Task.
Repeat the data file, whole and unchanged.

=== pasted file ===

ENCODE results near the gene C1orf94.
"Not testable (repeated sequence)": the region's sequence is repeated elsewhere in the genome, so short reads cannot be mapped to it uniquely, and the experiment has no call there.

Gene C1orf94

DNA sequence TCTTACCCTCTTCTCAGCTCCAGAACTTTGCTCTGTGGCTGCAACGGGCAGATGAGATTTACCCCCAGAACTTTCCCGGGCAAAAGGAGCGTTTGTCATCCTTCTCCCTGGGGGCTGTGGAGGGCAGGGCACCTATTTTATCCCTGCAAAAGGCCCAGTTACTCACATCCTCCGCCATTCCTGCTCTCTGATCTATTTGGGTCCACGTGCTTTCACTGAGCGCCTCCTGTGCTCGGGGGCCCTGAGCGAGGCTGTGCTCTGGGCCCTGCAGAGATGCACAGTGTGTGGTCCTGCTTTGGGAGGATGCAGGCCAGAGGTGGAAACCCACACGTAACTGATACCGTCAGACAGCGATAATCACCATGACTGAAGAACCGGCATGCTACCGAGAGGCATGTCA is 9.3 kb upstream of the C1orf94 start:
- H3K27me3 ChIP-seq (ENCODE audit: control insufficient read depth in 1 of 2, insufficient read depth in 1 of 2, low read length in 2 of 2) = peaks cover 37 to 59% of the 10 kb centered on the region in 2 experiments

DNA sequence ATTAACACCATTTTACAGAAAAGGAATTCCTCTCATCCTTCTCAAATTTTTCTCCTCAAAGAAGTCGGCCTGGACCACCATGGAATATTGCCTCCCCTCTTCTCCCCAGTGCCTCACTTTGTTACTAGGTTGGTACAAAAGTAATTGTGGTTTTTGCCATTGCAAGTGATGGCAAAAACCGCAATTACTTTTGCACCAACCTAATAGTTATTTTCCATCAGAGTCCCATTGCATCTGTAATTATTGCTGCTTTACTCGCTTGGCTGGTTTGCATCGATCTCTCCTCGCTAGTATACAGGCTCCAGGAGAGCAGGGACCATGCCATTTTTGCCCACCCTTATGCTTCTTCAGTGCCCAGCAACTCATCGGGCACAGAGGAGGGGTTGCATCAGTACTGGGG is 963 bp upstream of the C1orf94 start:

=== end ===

ENCODE results near the gene C1orf94.
"Not testable (repeated sequence)": the region's sequence is repeated elsewhere in the genome, so short reads cannot be mapped to it uniquely, and the experiment has no call there.

Gene C1orf94

DNA sequence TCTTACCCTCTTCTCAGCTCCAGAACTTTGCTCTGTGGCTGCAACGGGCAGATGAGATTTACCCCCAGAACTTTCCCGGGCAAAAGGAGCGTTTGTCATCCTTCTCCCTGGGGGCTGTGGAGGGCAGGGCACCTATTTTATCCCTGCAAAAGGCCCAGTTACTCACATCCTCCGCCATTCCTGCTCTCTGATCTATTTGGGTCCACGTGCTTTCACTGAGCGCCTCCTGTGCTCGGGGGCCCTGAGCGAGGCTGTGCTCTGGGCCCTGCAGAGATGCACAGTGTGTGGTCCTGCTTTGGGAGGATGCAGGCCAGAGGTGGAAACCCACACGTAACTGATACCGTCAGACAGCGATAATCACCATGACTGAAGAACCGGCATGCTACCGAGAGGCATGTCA is 9.3 kb upstream of the C1orf94 start:
- H3K27me3 ChIP-seq (ENCODE audit: control insufficient read depth in 1 of 2, insufficient read depth in 1 of 2, low read length in 2 of 2) = peaks cover 37 to 59% of the 10 kb centered on the region in 2 experiments

DNA sequence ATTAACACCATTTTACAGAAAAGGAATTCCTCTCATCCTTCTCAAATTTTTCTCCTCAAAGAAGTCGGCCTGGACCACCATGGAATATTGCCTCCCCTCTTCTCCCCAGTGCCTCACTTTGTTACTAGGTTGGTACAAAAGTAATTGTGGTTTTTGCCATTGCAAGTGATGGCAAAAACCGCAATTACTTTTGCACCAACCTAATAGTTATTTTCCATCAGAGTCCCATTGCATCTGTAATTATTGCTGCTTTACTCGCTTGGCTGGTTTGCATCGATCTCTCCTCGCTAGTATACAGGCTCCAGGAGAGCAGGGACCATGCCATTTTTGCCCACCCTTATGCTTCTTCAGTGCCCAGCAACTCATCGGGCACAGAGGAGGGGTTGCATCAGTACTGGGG is 963 bp upstream of the C1orf94 start: